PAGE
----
With over two decades spent instructing eager readers what to do and not do in bed via his widely-syndicated column Savage Love, Dan Savage is the reigning daddy of the sex advice world. He’s not content to just chat toys and titillation all day, however: he co-founded the It Gets Better non-profit to support suicidal LGBTQ youth; he uses his column to urge readers to donate their time and money to activism; and he has been an outspoken advocate for basic human rights for women and folks in the LGBTQ and non-monogamous communities, and a critic of the Trump administration and its conservative ilk (witness his glorious repurposing the name of Rick Santorum after the politician made horrible homophobic comments). Currently, he is spearheading the Impeach the Motherf-cker Already campaign; merch sales have raised over $150,000 so far for the ACLU, Planned Parenthood and the International Refugee Assistance Project. Savage journeyed up to Canada this past weekend for the Curious Minds Weekend (presented by Hot Docs and The Globe and Mail) for a talk entitled “The Next Sexual Revolution”; we grabbed him while he was here to talk butt plugs, horse marriage, non-monogamy—and how women can put an end to f-ckboy culture.
What question do you get most for your column?
“Is this normal?”
What question has stopped coming recent years?
“What’s a butt plug?” I started writing the column 25 years ago and there was no internet, so people would hear about a butt plug and not know what that meant or how that worked. They’d write me every once in a while and ask what a butt plug is and I would explain it and that was a very easy column to write: it looks like a lava lamp, it goes in your ass. Now there’s a Wiki page for butt plugs so nobody asks me that question anymore.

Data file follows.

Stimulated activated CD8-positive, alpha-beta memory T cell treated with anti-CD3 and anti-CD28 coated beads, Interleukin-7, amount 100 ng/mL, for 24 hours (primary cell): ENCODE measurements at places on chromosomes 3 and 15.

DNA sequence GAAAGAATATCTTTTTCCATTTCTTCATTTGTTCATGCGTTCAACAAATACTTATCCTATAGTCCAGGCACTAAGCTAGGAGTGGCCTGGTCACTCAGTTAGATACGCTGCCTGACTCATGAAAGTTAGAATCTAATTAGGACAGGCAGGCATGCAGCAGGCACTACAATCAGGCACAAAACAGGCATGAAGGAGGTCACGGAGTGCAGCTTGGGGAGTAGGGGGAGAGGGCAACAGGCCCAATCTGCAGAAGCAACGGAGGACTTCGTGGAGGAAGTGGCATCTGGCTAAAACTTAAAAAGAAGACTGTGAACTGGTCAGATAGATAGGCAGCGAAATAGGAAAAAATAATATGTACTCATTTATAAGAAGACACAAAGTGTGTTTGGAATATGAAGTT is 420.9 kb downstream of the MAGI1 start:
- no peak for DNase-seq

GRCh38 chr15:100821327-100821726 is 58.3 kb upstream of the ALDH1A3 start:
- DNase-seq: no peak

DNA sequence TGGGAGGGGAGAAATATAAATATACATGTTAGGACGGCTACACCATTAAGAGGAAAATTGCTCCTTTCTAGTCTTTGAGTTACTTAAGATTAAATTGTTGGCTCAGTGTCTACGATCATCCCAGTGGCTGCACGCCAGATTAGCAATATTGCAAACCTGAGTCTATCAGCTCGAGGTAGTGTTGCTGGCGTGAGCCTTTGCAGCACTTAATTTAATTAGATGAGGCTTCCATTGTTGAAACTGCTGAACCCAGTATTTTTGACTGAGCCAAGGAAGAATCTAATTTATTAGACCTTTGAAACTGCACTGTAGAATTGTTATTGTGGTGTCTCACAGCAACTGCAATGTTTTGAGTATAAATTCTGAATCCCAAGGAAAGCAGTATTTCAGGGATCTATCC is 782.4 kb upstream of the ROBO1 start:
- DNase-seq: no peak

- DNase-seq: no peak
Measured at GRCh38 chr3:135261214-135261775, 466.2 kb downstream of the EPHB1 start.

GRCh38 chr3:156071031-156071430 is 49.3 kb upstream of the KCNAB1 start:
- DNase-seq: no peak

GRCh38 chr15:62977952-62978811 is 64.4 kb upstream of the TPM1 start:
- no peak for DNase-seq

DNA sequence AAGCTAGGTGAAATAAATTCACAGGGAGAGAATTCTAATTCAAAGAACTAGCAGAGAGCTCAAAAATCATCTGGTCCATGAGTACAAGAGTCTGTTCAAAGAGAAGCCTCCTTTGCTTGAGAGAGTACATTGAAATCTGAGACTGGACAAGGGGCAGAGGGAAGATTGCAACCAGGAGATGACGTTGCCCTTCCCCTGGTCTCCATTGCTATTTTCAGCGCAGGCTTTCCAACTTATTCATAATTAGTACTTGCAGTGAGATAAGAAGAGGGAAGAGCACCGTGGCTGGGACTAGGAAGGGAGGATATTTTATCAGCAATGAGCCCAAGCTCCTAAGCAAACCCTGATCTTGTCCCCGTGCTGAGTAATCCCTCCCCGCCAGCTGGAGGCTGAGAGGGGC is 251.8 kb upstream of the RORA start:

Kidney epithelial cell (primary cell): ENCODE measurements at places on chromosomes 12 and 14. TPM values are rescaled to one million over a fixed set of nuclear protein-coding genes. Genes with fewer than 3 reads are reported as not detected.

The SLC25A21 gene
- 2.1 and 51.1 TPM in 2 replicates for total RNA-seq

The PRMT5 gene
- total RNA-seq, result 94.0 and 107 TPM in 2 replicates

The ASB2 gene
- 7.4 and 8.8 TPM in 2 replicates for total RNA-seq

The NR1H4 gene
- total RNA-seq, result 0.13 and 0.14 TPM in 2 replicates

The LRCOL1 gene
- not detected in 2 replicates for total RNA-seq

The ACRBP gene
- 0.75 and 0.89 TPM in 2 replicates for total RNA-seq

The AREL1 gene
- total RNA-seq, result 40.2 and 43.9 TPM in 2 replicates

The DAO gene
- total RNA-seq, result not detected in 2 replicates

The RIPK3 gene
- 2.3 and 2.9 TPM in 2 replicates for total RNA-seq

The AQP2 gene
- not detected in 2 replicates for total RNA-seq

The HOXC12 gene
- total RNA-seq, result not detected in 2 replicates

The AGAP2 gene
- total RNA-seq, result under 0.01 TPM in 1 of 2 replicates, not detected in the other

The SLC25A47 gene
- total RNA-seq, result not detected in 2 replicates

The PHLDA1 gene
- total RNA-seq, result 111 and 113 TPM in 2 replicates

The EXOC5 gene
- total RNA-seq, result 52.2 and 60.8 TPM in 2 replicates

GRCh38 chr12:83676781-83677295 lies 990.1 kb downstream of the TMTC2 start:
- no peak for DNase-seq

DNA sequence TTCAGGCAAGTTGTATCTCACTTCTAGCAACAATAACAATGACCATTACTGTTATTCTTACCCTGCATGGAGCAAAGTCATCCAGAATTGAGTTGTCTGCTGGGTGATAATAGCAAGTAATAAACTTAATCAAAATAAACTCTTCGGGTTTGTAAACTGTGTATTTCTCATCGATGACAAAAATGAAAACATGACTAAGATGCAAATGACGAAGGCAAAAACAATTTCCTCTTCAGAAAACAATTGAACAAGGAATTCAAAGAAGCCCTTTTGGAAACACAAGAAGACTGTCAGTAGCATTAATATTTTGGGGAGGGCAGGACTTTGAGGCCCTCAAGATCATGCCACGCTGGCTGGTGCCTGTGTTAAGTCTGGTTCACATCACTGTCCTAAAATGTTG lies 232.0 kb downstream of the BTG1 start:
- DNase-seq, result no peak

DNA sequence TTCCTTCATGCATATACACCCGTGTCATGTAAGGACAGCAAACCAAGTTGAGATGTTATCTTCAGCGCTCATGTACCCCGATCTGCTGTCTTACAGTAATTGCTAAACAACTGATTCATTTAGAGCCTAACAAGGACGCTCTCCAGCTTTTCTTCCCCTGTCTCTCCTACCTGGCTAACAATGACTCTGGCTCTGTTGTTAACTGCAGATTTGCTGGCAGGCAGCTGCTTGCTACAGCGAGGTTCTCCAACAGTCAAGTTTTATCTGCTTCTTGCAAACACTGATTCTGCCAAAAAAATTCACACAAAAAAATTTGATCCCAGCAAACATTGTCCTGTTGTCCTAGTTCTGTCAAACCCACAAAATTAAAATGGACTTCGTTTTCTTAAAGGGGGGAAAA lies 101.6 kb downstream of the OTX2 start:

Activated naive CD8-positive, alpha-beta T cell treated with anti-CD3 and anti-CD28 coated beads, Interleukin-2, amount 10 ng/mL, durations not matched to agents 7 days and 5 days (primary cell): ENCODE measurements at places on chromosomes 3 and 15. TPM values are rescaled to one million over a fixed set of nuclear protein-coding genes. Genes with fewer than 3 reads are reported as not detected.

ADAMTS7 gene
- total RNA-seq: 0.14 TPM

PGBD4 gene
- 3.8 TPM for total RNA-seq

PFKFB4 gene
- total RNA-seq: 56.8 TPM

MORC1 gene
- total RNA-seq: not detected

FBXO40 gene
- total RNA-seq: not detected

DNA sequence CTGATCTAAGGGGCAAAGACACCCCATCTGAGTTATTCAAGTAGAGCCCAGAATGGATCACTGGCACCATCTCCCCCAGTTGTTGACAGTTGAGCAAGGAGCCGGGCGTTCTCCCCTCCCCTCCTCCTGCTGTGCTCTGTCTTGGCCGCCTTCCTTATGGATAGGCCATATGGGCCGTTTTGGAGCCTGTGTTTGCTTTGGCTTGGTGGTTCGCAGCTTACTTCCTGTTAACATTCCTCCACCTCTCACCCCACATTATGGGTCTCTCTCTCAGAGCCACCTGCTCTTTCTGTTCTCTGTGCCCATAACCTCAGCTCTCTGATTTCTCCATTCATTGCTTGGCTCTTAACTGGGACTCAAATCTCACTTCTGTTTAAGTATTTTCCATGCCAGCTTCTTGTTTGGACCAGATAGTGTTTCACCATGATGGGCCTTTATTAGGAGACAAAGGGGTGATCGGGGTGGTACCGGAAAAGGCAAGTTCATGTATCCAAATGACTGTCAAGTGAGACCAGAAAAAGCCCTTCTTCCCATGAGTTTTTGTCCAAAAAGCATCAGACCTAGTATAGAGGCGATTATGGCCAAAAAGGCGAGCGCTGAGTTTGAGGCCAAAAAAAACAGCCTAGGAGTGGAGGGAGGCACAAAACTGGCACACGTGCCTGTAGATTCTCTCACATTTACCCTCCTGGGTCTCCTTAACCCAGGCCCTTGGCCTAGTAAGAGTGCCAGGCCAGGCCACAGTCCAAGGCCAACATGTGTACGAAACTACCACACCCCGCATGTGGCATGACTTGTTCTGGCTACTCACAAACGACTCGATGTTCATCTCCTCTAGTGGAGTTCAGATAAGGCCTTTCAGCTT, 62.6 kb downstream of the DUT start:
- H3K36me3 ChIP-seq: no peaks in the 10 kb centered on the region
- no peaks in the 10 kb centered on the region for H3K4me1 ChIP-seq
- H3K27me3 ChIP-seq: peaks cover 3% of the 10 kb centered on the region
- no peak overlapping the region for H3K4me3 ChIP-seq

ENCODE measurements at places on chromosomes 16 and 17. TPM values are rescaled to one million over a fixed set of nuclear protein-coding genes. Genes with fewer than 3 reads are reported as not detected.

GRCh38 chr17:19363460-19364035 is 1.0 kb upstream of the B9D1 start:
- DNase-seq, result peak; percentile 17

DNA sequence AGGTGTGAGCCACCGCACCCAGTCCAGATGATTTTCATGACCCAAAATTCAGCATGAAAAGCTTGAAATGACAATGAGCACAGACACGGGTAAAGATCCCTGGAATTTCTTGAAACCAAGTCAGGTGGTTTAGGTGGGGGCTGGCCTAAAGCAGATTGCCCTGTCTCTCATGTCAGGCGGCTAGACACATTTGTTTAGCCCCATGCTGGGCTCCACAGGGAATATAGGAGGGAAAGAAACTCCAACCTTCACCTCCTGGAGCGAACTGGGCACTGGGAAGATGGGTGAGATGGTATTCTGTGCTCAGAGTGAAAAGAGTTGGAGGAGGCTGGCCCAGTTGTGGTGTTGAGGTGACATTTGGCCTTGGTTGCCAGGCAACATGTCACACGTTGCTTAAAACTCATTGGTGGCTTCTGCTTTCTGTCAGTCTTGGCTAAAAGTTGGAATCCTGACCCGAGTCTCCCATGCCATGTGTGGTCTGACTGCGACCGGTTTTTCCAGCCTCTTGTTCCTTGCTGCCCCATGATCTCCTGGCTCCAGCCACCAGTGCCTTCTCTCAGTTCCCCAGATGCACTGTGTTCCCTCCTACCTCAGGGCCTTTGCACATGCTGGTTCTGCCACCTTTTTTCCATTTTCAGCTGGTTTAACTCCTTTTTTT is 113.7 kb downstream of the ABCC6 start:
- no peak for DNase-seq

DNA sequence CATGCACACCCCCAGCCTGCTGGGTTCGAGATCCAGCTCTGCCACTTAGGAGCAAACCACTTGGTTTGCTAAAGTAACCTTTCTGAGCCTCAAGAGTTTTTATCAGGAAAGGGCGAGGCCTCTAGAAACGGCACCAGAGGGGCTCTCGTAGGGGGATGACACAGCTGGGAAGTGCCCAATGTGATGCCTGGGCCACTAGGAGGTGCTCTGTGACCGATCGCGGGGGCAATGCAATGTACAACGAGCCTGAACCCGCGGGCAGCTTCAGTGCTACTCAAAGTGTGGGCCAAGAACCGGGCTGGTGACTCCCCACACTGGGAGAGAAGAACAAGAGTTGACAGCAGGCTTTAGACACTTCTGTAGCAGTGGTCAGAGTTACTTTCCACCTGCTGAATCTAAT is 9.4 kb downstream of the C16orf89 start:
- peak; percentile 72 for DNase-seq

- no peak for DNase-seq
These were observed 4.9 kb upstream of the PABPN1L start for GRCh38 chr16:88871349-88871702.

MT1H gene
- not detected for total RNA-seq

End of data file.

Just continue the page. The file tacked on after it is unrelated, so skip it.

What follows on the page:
What question do you wish you’d get more of?
“What’s a butt plug?” Because that was an easy column to write. In the post-“what’s a butt plug” question world, every question is situational ethics: “I did this, they did that, so who’s right? Who’s the asshole?” And usually everybody is wrong and everyone’s the asshole, but you’re having to cut the baby in half, which is a lot harder than telling people what a butt plug is and how to use it correctly.
What question has stuck with you the most?
I once interviewed somebody who’d married his horse. At the end of the interview I asked him if he’d married a boy horse or a girl horse and he got all offended and said, “I’m not a homosexual.” As if the worst thing I could imply about his horse marriage was that there was something gay about it.
What is the biggest sexual mistake you could make? What’s the best thing you could do to improve your sex life?
Being hung up on “normal.” When it comes to human sexuality, variance is the norm, so all of us are weird and not all of us are weird at the same time. So whatever it is about you that you fear disclosing to a partner is something you have to embrace. And, in the end, you should embrace it because sex always wins in the end. Sex is bigger and more powerful than you are. One of the lies we were told as children is that we will grow up one day and have sex, but the truth is that one day we will grow up and sex will have us. The column questions that always blow my mind are when people say they’ve been reading me for 20 years and then are doing everything wrong and it just makes me feel like all of that writing was for nothing.
One of things you discuss most in your column is our society’s ongoing inability—our refusal—to prioritize sexual compatibility when choosing a long-term mate and the very real, very traumatic fall-out that almost always results. They feel like if everything else is working, it’s fine to sacrifice good sex. I also don’t understand people who have been reading your column for so long can still not get it! It’s like watching the same TV show where it’s just like, but why?
Don’t go into the dark house.
Don’t split up while you’re looking to escape the axe murderer.
Except the axe murderer is pegging.
The ass murderer.
What is the key to to a more inclusive, sex-positive society?
The culture moves because individuals move in a different direction and we’re seeing a much more sex-positive culture that’s emerged.
Where’s that coming from?
Gay people! What queer people did when we marched down the street was we showed straight people that there’s a million different ways to be queer. Straight people saw that and thought, why is there just one way to be straight? So queers, in liberating ourselves, also liberated straight people from a very confining idea of straightness.